First Ketchum Award Presented to Internationally-Known Marine Geochemist
April /May 1984
The first Bostwick H. Ketchum Award was presented April 30, 1984 by Director John Steele to Dr. Edward D. Goldberg, professor of chemistry at the Scripps Institution of Oceanography and an internationlly-known marine geochemist, in recognition of "his pioneering efforts and continuing leadership in environmental quality research in coastal and open ocean areas of the world." The certificate also noted Dr. Goldberg's "significant contributions to translation of scientific research into the policy-management arenas" and "his infectious excitement about biogeochemical research which has inspired many young ocean scientists."
The highlight of the award ceremony was the lecture by Dr. Goldberg on the "Informational Needs for Ocean Waste Disposal," particularly who makes the decision as to how much information is needed in order to pursue a course of action. He listed his three E's of information levels -- essential, extraneous, and excess -- and gave examples of each.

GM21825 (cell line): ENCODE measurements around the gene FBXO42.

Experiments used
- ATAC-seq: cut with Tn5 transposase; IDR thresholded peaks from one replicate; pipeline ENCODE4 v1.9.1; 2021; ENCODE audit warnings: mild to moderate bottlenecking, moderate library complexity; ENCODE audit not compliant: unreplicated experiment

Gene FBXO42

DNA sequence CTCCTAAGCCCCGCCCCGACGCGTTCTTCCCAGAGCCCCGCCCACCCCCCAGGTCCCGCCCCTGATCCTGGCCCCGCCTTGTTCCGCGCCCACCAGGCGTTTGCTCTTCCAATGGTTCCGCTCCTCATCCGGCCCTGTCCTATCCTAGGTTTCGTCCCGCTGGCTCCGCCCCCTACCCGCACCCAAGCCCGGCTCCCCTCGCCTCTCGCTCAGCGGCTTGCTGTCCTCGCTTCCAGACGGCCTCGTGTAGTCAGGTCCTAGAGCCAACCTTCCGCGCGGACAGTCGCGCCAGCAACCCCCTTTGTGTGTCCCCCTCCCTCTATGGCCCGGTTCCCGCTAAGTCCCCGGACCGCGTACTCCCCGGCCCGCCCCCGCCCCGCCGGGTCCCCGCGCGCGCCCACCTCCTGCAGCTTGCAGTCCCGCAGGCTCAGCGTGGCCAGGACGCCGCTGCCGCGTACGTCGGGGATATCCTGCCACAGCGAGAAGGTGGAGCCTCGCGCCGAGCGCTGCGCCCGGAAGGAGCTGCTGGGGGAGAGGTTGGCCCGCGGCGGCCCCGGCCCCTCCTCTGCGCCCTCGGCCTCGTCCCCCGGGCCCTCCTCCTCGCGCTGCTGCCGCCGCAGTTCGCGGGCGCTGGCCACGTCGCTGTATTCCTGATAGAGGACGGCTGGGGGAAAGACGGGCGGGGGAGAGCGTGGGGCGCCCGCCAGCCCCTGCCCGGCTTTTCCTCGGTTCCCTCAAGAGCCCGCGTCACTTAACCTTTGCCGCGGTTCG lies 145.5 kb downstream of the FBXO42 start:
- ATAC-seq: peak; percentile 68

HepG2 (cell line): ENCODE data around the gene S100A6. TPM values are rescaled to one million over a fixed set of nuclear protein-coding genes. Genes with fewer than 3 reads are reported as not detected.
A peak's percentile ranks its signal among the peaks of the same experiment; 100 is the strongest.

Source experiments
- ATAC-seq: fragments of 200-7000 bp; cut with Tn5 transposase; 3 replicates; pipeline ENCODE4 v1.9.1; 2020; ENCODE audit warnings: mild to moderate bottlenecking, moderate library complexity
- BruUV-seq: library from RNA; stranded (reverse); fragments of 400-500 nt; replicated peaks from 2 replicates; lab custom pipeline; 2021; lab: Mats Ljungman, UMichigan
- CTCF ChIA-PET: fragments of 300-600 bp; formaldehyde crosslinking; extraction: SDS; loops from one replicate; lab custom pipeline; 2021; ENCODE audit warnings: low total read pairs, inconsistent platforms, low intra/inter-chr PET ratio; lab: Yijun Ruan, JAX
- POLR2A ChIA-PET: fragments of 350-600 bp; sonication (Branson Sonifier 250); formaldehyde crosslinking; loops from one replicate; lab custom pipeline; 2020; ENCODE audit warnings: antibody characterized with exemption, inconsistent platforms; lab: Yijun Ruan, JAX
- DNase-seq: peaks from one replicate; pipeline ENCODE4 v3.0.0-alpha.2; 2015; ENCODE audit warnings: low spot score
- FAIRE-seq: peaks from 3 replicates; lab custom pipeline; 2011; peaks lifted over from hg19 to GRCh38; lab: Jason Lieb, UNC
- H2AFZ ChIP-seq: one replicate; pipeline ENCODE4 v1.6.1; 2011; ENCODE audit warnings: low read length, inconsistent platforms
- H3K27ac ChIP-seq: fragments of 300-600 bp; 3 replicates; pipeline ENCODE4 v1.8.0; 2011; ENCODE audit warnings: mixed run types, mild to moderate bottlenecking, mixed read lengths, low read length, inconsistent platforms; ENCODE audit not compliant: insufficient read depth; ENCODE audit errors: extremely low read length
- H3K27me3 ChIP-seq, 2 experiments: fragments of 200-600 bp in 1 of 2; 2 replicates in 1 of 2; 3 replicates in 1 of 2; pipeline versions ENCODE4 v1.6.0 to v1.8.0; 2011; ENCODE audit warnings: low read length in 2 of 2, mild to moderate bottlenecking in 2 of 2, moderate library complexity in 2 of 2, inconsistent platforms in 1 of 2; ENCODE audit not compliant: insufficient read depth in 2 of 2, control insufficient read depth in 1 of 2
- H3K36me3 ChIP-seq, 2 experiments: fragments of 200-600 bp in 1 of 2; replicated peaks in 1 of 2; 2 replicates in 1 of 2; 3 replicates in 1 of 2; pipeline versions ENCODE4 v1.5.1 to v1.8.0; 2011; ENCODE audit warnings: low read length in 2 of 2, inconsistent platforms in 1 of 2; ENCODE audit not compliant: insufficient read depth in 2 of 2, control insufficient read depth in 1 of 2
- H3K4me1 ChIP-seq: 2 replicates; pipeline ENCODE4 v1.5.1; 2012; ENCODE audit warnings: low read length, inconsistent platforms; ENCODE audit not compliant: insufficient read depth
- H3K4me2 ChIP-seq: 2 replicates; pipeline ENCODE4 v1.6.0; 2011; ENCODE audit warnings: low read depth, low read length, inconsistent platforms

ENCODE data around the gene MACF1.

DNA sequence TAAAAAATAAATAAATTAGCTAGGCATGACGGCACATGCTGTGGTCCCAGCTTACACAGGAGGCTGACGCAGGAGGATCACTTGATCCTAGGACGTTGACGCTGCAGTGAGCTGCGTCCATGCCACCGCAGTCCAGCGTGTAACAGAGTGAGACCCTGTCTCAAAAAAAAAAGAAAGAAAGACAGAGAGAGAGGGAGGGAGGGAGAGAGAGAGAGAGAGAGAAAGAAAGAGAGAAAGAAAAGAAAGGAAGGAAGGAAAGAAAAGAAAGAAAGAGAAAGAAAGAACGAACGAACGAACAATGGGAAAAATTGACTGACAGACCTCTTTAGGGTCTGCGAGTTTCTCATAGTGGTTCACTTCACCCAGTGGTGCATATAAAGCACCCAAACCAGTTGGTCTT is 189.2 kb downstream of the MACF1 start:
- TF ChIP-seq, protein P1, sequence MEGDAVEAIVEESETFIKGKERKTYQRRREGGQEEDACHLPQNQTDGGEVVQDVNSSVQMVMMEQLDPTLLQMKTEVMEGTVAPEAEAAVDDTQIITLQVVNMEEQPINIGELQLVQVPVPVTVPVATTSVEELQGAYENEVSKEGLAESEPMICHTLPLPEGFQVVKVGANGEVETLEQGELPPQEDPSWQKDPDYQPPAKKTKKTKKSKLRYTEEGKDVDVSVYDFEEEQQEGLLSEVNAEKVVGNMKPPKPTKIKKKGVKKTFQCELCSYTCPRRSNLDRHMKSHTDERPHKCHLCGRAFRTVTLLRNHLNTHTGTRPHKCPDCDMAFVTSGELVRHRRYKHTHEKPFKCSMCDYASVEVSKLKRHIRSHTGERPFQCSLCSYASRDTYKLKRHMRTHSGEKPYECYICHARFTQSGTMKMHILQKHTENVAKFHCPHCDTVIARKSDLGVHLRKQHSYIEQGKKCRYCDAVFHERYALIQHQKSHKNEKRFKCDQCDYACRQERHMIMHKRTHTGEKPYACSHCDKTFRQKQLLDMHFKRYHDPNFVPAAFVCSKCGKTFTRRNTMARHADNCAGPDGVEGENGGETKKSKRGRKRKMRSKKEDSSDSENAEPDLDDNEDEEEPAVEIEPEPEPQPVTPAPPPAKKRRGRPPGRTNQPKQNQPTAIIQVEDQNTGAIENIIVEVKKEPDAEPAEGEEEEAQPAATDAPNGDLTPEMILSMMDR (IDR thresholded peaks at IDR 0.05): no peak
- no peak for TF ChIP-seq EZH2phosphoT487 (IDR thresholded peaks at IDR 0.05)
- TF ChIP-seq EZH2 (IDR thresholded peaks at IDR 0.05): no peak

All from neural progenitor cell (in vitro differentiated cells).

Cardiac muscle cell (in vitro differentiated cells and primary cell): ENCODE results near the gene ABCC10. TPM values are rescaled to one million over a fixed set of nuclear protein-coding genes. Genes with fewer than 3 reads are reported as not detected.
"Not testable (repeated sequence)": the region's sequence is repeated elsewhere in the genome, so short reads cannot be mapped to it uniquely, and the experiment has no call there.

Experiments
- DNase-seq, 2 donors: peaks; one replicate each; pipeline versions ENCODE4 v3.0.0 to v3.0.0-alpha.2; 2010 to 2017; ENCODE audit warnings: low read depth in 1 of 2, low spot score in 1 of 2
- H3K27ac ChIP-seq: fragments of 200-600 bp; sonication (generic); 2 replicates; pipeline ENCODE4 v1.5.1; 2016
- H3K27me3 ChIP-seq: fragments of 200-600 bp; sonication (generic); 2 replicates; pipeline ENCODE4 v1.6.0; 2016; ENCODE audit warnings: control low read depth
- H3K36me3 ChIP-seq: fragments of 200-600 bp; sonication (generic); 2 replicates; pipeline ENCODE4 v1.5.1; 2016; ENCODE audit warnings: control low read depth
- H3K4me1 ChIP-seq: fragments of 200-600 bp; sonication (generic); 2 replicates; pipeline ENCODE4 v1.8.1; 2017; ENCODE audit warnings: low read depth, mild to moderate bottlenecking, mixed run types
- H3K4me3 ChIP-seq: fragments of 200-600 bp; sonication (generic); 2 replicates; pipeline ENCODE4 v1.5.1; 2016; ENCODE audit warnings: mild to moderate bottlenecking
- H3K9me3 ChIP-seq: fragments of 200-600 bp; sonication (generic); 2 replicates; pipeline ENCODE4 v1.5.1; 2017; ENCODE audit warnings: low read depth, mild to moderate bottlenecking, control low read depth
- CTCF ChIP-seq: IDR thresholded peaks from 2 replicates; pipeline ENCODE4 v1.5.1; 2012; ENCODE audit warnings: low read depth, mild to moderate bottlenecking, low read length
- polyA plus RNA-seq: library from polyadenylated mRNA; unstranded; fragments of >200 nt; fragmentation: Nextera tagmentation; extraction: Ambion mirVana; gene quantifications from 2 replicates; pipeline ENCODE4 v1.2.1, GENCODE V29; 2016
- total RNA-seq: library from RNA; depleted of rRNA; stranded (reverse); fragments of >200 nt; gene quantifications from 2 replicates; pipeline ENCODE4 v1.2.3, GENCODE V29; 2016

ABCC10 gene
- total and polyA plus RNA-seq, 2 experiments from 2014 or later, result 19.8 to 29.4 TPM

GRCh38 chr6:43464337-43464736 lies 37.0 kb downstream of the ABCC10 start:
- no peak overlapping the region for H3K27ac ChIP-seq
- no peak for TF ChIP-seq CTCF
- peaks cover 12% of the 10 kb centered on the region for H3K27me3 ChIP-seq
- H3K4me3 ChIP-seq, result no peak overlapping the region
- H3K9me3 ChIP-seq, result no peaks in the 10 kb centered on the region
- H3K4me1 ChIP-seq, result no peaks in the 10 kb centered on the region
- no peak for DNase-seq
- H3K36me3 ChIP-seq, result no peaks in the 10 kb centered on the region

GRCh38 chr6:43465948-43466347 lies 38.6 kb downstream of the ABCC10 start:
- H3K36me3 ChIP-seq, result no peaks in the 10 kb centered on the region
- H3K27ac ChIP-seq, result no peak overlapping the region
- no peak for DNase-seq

In closing his speech Dr. Goldberg said, "Dr. Oppenheimer once described himself as a premature anti-fascist. I consider Buck Ketchum a premature environmental scientist who guided us in our pursuits and whose work continues to lead the way [for those in biological/environmental oceanographic research]."
The Bostwick H. Ketchum Award is an endowed lectureship which brings an internationally-recognized scientist to Woods Hole for an annual lecture or supports a longer visit by a younger researcher. The award was established in 1983 as a tribute to the late Bostwick "Buck" Ketchum who passed away in 1982 at age 70. Buck Ketchum was a strong force in the development of biological oceanography in Woods Hole and a respected scientist at the international level. He was associated with WHOI for more than 40 years, retiring in 1977 as Associate Director. At the time of his death he was co-editor of a series of four volumes on ocean dumping, an area in which he carried out pioneering research, entitled "Wastes in the Ocean."
Appropriately, the first lecture in Dr. Ketchum's honor focused on the coastal zone and ocean waste disposal. In introducing the speaker, Dr. John Farrington, Director of WHOI's Coastal Research Center, pointed out Dr. Goldberg's many accomplishments in the study of man's impact on marine ecosystems and his concern with worldwide pollution problems.